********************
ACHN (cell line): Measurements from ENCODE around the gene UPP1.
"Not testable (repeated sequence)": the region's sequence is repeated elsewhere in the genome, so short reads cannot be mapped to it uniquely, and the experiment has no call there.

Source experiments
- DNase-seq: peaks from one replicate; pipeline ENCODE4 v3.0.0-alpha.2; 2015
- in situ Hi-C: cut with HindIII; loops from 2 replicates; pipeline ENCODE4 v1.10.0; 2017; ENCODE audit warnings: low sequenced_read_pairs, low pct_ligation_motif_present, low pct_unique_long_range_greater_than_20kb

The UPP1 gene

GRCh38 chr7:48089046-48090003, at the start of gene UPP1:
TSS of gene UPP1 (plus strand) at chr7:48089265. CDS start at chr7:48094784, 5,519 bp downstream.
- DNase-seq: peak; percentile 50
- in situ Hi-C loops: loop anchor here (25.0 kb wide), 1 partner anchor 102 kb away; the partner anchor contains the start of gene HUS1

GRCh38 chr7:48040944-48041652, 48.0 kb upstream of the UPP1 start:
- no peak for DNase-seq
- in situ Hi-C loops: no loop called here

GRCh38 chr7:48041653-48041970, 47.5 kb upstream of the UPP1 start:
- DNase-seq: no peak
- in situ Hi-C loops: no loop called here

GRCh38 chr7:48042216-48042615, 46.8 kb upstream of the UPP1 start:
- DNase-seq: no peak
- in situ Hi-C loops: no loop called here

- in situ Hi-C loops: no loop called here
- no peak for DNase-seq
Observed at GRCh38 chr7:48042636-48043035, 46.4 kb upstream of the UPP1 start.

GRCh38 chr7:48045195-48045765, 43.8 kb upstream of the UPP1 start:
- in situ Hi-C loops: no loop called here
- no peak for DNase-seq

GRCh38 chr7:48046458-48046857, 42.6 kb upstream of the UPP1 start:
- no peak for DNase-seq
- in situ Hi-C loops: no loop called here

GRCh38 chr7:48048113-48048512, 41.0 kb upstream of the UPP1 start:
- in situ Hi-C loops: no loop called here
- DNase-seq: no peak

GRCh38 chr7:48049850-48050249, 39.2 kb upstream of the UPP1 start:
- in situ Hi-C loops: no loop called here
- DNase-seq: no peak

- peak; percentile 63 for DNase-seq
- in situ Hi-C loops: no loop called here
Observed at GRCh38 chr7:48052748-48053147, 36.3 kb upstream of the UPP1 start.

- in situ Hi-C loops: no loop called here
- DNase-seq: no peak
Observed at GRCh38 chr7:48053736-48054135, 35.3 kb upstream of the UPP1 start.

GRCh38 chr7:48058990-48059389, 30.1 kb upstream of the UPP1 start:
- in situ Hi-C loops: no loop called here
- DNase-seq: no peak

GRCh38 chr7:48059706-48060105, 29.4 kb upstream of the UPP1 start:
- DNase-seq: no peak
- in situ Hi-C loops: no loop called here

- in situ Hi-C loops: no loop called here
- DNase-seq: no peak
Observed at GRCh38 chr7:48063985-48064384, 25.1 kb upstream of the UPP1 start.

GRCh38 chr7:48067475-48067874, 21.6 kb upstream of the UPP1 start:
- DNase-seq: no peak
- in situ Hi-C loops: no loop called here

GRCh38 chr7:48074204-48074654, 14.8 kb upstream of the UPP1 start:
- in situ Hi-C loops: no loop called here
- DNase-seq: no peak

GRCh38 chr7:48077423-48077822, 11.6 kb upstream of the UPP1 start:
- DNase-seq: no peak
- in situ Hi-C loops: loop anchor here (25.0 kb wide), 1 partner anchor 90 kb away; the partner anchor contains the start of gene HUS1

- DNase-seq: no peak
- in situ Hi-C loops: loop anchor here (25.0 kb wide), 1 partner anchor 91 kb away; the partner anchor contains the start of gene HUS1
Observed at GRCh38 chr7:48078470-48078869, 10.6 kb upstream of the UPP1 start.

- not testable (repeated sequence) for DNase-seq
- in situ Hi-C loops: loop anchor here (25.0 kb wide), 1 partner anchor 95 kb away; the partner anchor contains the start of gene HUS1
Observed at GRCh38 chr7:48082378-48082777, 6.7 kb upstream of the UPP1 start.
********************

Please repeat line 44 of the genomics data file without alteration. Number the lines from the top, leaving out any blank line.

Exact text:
GRCh38 chr7:48059706-48060105, 29.4 kb upstream of the UPP1 start: